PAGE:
The Supreme Court's rejection of a long-shot legal challenge to let states bar corporate and union political contributions in their own elections underscores the legal quandary in which many left-of-center campaign finance reformers find themselves.
The court, in a 5-to-4 vote split along ideological lines, on Monday struck down a Montana ban on corporate political spending. The decision effectively upholds its landmark 2010 decision Citizens United v. Federal Election Commission, which held that corporations and unions were entitled to the same free-speech protections as citizens.
Because the Supreme Court decided Citizens United only two years ago and its conservative majority remains intact, few legal experts expected it to rule in favor of the challenge.
The current case, American Tradition Partnership v. Bullock, stemmed from a century-old Montana law that prohibits corporations from spending money on political campaigns. The effort, joined by more than 20 states, stipulated that states should be allowed to carve out their own rules to regulate political fundraising and spending, an argument backed by the Montana Supreme Court when it ruled in favor of the state law last year.
But the Supreme Court, in a one-page per curiam opinion that shut the door on the possibility of oral arguments, curtly dismissed the notion that federal law didn’t apply.
The Citizens United decision, combined with other court cases and FEC rulings, has dramatically loosened fundraising and spending regulations for independent political organizations, which have proliferated since 2010 and become a major force in campaigns. Efforts to curb the spending through the judiciary have thus far proven fruitless. Paul Ryan, senior counsel to the Campaign Legal Center, a nonpartisan group that seeks to limit the influence of money in politics, called the ruling “disappointing but predictable.”
“Unfortunately the only surprise would have been if the Supreme Court had taken the opportunity to revisit its horribly misguided decision in Citizens United,” Ryan said. “Clearly, the Supreme Court has decided to wash its hands of the disastrous results of its earlier decision. Apparently the same five Justices who gave us Citizens United are not troubled by the fact that special interests are picking the winners and losers in our federal and state elections.”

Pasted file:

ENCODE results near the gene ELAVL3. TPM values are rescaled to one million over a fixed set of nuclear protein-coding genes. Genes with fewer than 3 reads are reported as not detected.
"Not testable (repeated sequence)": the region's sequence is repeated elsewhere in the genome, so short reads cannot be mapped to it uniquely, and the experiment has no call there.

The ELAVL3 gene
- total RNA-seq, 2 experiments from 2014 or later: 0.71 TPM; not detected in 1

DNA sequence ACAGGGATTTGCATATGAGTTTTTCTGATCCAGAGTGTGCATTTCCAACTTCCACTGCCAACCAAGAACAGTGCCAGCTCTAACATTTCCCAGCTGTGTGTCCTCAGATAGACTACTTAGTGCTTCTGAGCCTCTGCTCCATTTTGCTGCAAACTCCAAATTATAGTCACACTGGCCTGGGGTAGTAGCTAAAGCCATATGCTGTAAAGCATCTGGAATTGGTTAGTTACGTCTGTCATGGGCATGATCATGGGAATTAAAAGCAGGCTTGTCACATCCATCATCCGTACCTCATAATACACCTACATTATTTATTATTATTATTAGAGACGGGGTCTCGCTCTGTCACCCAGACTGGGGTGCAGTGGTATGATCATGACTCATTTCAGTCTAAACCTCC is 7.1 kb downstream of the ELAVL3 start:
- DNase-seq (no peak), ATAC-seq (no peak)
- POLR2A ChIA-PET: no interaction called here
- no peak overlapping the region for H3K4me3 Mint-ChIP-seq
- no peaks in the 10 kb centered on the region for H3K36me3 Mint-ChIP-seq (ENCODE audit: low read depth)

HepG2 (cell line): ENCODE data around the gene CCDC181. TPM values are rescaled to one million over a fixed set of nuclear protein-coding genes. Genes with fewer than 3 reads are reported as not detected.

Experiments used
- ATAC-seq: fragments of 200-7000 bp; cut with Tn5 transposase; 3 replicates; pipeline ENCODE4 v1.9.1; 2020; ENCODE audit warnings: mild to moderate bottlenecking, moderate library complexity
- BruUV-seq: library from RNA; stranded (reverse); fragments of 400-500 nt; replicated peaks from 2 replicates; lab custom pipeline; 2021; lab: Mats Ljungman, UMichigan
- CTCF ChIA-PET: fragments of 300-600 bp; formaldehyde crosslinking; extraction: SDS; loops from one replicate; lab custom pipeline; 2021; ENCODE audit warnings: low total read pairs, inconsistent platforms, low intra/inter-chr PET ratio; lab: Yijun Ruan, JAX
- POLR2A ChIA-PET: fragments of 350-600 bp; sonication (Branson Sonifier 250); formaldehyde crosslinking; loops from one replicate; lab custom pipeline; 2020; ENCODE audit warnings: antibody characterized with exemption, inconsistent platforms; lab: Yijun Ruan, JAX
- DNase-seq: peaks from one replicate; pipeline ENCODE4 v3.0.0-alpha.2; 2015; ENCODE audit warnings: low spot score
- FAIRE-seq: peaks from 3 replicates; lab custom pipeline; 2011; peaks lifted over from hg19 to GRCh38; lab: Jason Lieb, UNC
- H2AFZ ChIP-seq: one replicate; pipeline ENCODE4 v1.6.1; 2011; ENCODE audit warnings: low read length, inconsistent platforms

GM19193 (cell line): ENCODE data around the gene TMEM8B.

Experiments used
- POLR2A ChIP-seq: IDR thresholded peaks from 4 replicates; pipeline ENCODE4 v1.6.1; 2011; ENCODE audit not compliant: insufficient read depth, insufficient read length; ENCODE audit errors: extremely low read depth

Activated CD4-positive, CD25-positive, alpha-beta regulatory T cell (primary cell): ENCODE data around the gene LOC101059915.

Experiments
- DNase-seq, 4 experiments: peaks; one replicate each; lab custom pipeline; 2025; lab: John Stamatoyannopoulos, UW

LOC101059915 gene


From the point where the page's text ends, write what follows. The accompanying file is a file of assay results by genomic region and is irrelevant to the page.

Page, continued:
In a dissent, Justice Stephen Breyer agreed. He reiterated his existing objection to the Citizens United decision, arguing that the proliferation of political spending amounted to a quid pro quo arrangement between politicians and political spenders. He also backed the state’s right to decide on its own whether corporate spending constituted a corrupting influence, the threshold conservative justices have argued laws must pass to be constitutional.
“Thus, Montana’s experience, like considerable experience elsewhere since the Court’s decision in Citizens United, casts grave doubt on the Court’s supposition that independent expenditures do not corrupt or appear to do so,” Breyer wrote.
But even as the liberal justice signaled that he would like to reconsider Citizens United, he acknowledged that the court’s unchanging conservative majority means it's doubtful that there is a “significant possibility” the court will reverse itself -- something that left conservatives pleased.
“This closes the door on the argument that unique facts in a certain state can be employed to overturn [Citizens United],” said Jim Bopp, an Indiana campaign finance attorney who has spearheaded an array of challenges to campaign finance laws across the country. “Further, it means that independent expenditures are never corrupting as a matter of federal constitutional law.”
Senate Minority Leader Mitch McConnell, R-Ky., a longtime advocate for loosening campaign finance regulations, hailed it as “another important victory for freedom of speech.”
“Clearly, the much predicted corporate tsunami that critics of Citizens United warned about simply did not occur,” he said in a statement.